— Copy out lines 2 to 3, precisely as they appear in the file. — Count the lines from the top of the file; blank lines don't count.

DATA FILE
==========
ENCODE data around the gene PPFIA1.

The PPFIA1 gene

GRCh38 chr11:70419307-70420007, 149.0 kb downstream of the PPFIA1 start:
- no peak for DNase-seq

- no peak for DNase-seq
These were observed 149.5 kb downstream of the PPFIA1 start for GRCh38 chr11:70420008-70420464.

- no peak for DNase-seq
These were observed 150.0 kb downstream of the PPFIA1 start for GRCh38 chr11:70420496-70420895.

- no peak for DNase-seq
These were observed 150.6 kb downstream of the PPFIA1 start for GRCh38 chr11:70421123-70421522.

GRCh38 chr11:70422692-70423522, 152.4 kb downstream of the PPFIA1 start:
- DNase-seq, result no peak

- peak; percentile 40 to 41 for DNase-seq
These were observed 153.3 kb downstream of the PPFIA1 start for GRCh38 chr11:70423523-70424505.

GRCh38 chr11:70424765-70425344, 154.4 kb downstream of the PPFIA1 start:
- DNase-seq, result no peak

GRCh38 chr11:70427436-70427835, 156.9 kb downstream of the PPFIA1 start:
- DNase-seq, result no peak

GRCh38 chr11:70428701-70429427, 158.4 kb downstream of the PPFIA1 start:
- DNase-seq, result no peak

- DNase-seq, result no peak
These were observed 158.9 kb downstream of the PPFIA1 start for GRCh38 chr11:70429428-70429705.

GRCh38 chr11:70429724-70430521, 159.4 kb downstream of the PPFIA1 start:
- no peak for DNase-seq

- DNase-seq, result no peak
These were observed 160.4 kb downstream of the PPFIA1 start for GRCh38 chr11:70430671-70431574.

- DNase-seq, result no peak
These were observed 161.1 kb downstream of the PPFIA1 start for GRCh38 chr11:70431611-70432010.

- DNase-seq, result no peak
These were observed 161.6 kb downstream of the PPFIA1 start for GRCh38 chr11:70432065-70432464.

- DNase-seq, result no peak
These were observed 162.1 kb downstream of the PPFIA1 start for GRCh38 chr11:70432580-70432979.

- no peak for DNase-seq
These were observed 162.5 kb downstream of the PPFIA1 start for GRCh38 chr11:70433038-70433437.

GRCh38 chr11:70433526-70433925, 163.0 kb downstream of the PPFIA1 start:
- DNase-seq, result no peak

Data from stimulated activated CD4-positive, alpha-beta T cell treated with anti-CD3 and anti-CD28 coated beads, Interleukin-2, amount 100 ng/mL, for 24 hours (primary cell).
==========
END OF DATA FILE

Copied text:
The PPFIA1 gene

GRCh38 chr11:70419307-70420007, 149.0 kb downstream of the PPFIA1 start: